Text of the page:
The user doesn’t notice that his money has been stolen; instead he presumes he hasn’t received the appropriate content and will then complain to the game developers.
Filtration of incoming text messages
The original dispatchPdus() is used (as shown in the diagram below) to dispatch PDUs (Protocol Data Unit, low-level data entity used in many communication protocols) of incoming SMS messages to the corresponding broadcast intent.

Then, all applications that subscribed for the intent are able to receive and process, according to their needs, the text message that is contained in the form of PDUs inside of this intent.
The function which substitutes dispatchPdus() invokes the moduleDispatchPdus() method from configpppl.jar.
It checks the host application and if the application is not, it informs and broadcasts to all apps in the system intent with the action android.provider.Telephony.SMS_RECEIVED (along with the received PDUs).

This standard intent informs all other applications (e.g. “Messaging” or “Hangouts” of the incoming SMS).
If the host for the malware is, then Triada checks the originating address and message body of the incoming SMS.

The information that the Trojan needs to check is contained within two directories: /sdcard/Android/com/register/infowaitreceive/ and /sdcard/Android/com/register/historyInfo/.

The names of the files that are stored in these directories contain postfix, which signifies the date and time of the last response from the C&C.
If these files were updated earlier than the last response was received, the Trojan deletes these files and aborts the checking of the incoming SMS. Otherwise, the malware decrypts all the files from the directories mentioned above and extracts phone numbers and keywords from them to perform filtering.
If the SMS was received from one of these numbers or the message contains at least one keyword, the Trojan broadcasts an intent with the action along with the message.

This is an intent with a custom action and only those applications that explicitly subscribe to this intent, will receive it.

There are no such applications on “clean” Android devices.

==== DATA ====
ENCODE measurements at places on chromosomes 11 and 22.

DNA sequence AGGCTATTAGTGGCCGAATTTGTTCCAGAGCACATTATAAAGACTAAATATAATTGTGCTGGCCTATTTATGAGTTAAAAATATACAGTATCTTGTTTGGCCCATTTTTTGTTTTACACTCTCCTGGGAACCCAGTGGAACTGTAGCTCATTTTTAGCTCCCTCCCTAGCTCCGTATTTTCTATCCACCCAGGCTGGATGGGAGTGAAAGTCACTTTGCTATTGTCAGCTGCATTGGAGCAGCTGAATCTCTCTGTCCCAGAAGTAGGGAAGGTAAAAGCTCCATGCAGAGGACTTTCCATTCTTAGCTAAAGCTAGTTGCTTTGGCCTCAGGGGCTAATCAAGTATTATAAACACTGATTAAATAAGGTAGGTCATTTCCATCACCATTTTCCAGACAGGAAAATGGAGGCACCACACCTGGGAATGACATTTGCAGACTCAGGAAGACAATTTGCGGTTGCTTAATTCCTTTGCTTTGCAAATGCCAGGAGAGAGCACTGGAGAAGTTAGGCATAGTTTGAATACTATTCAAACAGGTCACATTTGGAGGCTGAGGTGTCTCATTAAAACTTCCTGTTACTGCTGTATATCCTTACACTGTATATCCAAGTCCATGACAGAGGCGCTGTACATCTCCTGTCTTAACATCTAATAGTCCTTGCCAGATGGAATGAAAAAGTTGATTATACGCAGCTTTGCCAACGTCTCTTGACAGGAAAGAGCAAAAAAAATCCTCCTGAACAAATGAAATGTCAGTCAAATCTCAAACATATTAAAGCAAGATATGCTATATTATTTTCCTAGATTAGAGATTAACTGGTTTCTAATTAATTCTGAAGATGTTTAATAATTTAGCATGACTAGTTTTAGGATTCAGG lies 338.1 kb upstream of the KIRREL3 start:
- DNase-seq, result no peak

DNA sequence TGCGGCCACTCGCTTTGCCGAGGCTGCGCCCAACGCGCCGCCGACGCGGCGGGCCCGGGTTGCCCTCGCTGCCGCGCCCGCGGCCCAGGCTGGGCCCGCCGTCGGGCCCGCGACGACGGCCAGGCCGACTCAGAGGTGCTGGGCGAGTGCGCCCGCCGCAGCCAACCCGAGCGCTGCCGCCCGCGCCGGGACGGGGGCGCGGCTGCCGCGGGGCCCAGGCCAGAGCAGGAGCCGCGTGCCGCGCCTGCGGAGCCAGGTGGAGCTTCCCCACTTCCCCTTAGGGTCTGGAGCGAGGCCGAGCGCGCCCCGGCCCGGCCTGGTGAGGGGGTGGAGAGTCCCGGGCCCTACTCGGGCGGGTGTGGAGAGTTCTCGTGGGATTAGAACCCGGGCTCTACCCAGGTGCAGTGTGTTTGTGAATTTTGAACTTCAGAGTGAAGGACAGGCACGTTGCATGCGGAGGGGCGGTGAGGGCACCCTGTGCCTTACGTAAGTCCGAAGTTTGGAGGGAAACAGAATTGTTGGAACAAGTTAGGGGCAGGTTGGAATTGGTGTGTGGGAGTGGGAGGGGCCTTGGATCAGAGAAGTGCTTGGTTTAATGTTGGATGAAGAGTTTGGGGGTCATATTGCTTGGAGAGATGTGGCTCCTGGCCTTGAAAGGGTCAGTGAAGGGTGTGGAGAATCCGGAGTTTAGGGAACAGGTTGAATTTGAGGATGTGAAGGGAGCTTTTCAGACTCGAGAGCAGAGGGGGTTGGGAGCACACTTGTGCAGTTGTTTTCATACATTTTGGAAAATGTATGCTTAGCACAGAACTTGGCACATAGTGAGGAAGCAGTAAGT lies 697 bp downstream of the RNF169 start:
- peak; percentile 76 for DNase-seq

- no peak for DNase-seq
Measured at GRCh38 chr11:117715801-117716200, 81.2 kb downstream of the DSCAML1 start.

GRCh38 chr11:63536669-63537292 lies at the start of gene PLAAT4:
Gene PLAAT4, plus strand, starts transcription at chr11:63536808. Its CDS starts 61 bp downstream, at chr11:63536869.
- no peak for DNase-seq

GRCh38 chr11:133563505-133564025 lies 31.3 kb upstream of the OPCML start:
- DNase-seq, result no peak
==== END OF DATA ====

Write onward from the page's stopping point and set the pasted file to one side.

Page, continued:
In addition, this method could be used to organize “exclusive” message distribution for Triada modules.
If some of the new modules subscribe to the intent with the action, they will receive the filtered message exclusively, without any other applications on the system knowing about it.
Concealing Trojan modules from the list of running services
This function is used to obtain a list of all running services.

The Trojan substitutes the function to hide its modules from this list.

The following modules will be excluded from the list received from the original getRunningServices():
Concealing Trojan modules from the list of running applications
This function is used to obtain a list of all running applications.

The Trojan substitutes the function to hide its modules from this list.

The following modules will be excluded from the list received from the original getRunningAppProcesses():
Concealing Trojan modules from the list of installed packages
This function is used to obtain a list of all installed packages for applications.

The Trojan substitutes the function to hide its modules from this list.

The following modules will be excluded from the list received from the original getInstalledPackages():
Concealing Trojan modules from the list of installed applications
This function is used to obtain a list of all installed packages for applications.

The Trojan substitutes the function to hide its modules from this list.

The following modules will be excluded from the list received from the original getInstalledPackages():
Applications that gain root access to a mobile device without the user’s knowledge can provide access to much more advanced and dangerous malware, in particular, to Triada, the most sophisticated mobile Trojans we know. Once Triada is on a device, it penetrates almost all the running processes, and continues to exist in the memory only.
In addition, all separately running Trojan processes are hidden from the user and other applications.

As a result, it is extremely difficult for both the user and antivirus solutions to detect and remove the Trojan.
The main function of the Trojan is to redirect financial SMS transactions when the user makes online payments to buy additional content in legitimate apps.

The money goes to the attackers rather than to the software developer.

Depending on whether or not the user gets the content he pays for, the Trojan either steals the money from the user (if the user does not receive the content) or from the legitimate software developers (if the user receives the content).
Triada has clearly been designed by cybercriminals who know the targeted mobile platform very well.

The range of techniques used by the Trojan is not found in any other known mobile malware.

The methods of concealing and achieving persistence used by Triada can effectively avoid detection and removal of all malware components after installation on the infected device; the modular architecture allows attackers to extend and alter the functionality so they are limited only by the capabilities of the operating system and applications installed on the device.
Since the malware penetrates all applications installed on the system, the cybercriminals can potentially modify their logic to implement new attack vectors against users and maximize their profits.
Triada is as complex as any malware for Windows, which marks a kind of Rubicon in the evolution of threats targeting Android. Whereas previously, the majority of Trojans for the platform were relatively primitive, new threats with a high level of technical complexity have now come to the fore.